Some artists dedicate their lives to arrive at that one thought, others just continue to revel in the numerous visions the world has to offer. Janine Mongillat (1929-2002), an artist from Paris and the wife of one of India’s renowned modernist painter, Sayed Haider Raza, belonged to the latter school of thought. While Raza painted throughout his life, Mongillat went on to make paintings, sculptures, mixed-media art and installations.
Seven of her artworks will be showcased at a group exhibition titled Sang-Saath.
The other members of the group are prominent Indian modern masters and Raza’s friends, all of whom she was closely associated.
There’s Akbar Padamsee, Maqbool Fida Husain, Ram Kumar, Krishen Khanna, and of course, husband Raza. “In Sang-Saath, as the name suggests, we wanted to bring in the aspect of companionship between Raza and his friends. And the contribution of his wife to his art also speaks volumes,” says Ashok Vajpeyi, Raza’s close friend and Managing Trustee of the Raza Foundation.
Mongillat’s artworks are experimental and mostly abstract, in colours ranging from bright to sombre tones.
They consist of found objects such as tea bags, Indian toys and cloth scraps.
Vajpeyi informs that while Mongillat’s works might be in private collections, those in this show are the only ones that Raza brought from France when he finally moved to India in 2011. “Raza’s approach to art was mainly spiritual. He was stubbornly rooted in his approach and remained glued to the painting throughout his life while Janine moved between realistic, absurd to abstract. Her palette was more varied. One can say she blurred the lines between paintings and sculptures,” says Vajpeyi, letting on that a book comprising letters written by Raza to Mongillat is in the works by the Raza Foundation.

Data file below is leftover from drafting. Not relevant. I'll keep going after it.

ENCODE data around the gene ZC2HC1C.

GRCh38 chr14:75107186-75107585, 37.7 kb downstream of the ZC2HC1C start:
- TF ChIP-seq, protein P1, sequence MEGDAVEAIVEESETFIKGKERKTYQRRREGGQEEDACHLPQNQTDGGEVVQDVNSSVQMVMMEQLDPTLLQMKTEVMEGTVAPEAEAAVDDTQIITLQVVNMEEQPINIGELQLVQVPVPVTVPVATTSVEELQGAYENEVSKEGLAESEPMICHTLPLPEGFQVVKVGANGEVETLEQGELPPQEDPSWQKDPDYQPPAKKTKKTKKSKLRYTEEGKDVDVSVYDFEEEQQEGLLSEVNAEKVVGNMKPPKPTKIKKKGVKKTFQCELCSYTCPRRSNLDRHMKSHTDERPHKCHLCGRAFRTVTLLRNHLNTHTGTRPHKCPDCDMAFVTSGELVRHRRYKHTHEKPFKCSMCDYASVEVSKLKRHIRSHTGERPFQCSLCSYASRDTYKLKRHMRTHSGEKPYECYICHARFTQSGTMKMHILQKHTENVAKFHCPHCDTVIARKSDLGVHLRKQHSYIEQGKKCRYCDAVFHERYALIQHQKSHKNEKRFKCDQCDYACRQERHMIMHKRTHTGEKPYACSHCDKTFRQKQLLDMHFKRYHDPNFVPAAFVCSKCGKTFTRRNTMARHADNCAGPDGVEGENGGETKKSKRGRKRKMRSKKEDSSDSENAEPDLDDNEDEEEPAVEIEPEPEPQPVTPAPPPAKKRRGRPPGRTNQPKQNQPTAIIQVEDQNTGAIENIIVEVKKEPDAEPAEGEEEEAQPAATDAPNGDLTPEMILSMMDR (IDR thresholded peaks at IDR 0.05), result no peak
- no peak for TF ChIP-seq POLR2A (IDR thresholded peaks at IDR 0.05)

Raza and Mongillat grew close to each other when they were assigned the same studio of a teacher while pursuing fine arts at École nationale supérieure des beaux-arts de Paris.
According to Vajpeyi, both the artists respected each other’s approach to work and had separate studios in France. While Raza was quite well-known in Paris, Mongillat was also prominent on the Parisian scene. “She had a retrospective in Guebwiller – an important art centre in France. She was associated with French salons and her works were shown in many countries, including India at Mumbai’s Chemould Gallery in 1968 and 1988,” says Vajpeyi.
Indian motifs also influenced Mongillat’s works, noticeable in one of the works that comprise of an Indian doll, beaded necklace and parrot toys – the latter figures in three of the seven works on display. “As I used to see the couple once in every two or three months, it was my job to bring her parrot toys from Benaras,” Vajpeyi recollects fondly.
Another good friend of Mongillat’s was Arun Vadehra, Founder of Vadehra Art Gallery, Delhi. According to him, she disliked those who were only concerned with Raza for his commercial value. '"People who never used to pay attention to paintings are suddenly interested in buying," she once told me while referring to the constant phone calls from buyers at their home. She also added, 'Earlier people used to come to Paris to see Eiffel Tower and Louvre Museum. Now they will come to buy Raza’s works too.'"
At: Shridharini Art Gallery, Triveni Kala Sangam On: 1-11July